Dictionary of National Biography, 1885-1900/Hamilton, Alexander (1762-1824)

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HAMILTON, ALEXANDER (1762–1824), orientalist, was in the employment of the East India Company in Bengal, and was a member of the Asiatic Society of Calcutta. On his return to England he continued his Sanscrit studies, first at the British Museum, and after the peace of Amiens at the Paris library. On the recommencement of hostilities he was among the British subjects detained as hostages. Regarded as the only man on the continent with a thorough mastery of Sanscrit, he taught that language to Frederic Schlegel and Fauriel. At the request of Langlès, keeper of oriental manuscripts at the Paris Library, he drew up an analytical catalogue of its Sanscrit manuscripts, which till then had been catalogued only by librarians ignorant of the language. This was translated, annotated, and published by Langlès in the 'Magasin Encyclopédique,' 1807. Released probably on account of this service, Hamilton, who in 1808 was elected a F.R.S., became professor of Sanscrit and Hindoo literature at Haileybury College. He published 'The Hitopadesa in the Sanscrit Language,' London, 1811; 'Terms of Sanscrit Grammar,' London, 1815; and 'A Key to the Chronology of the Hindus,' 1820. He also wrote magazine articles on ancient Indian geography. He died at Liverpool 30 Dec. 1824.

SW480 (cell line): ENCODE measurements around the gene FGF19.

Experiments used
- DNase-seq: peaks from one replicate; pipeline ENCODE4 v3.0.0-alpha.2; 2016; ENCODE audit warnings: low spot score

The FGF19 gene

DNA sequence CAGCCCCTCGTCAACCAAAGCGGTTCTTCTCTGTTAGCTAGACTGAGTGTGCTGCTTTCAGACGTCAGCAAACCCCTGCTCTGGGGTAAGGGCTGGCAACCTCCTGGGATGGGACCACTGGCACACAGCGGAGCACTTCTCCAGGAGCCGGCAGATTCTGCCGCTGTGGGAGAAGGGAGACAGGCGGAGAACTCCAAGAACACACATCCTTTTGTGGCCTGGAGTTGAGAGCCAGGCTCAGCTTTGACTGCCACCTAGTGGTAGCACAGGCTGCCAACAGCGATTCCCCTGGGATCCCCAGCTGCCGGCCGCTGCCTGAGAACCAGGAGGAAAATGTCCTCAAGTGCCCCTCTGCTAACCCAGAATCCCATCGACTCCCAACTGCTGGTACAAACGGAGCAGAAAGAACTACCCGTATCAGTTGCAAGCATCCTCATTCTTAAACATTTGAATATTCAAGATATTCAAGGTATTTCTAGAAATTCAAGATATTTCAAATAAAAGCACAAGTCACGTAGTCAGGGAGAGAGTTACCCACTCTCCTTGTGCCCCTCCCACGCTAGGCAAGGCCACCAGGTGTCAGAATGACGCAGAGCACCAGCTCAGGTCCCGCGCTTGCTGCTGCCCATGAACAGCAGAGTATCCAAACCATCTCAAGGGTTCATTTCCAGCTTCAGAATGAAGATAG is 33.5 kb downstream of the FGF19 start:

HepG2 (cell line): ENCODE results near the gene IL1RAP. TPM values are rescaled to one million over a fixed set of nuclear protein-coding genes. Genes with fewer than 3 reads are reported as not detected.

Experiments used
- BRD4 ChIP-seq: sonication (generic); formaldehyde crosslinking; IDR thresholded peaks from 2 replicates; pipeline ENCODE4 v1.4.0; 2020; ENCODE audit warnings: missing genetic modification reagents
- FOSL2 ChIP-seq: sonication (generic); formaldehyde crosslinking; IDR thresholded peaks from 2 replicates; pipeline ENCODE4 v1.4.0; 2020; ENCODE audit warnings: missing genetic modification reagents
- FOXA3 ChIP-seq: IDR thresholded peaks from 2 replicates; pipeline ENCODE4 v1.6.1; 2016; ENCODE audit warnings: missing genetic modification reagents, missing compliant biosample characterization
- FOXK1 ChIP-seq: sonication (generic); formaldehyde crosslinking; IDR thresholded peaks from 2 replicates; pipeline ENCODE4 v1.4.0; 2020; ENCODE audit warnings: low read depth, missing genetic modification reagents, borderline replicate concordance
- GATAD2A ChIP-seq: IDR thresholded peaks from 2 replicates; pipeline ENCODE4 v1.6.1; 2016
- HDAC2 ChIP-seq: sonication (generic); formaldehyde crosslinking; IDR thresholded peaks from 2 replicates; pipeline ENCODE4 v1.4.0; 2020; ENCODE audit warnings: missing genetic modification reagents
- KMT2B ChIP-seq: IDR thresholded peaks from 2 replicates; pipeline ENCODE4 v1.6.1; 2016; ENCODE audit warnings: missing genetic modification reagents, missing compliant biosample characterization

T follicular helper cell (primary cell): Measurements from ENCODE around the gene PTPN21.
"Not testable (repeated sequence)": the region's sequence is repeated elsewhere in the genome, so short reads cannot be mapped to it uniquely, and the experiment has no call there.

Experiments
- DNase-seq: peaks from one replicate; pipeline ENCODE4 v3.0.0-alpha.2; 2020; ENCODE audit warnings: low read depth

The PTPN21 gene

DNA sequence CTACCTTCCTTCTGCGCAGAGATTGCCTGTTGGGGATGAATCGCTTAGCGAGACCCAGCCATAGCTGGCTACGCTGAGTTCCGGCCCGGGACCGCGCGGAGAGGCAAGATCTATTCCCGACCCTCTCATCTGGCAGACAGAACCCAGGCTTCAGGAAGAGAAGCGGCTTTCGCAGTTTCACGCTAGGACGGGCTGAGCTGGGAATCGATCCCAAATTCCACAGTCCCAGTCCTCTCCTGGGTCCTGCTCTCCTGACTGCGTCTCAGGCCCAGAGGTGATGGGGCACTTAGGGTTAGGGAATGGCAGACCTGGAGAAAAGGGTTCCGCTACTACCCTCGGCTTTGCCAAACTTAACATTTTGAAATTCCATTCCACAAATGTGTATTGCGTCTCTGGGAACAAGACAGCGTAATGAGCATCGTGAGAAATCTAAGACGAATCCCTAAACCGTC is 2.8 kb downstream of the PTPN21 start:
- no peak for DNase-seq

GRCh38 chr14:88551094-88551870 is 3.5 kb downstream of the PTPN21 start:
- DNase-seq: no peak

[Gent. Mag. 1825; Journal Asiatique, Paris, 1825; Académic des Inscriptions, notices of Fauriel and Chézy; Moniteur, 31 May and 25 June 1808.]

J. G. A.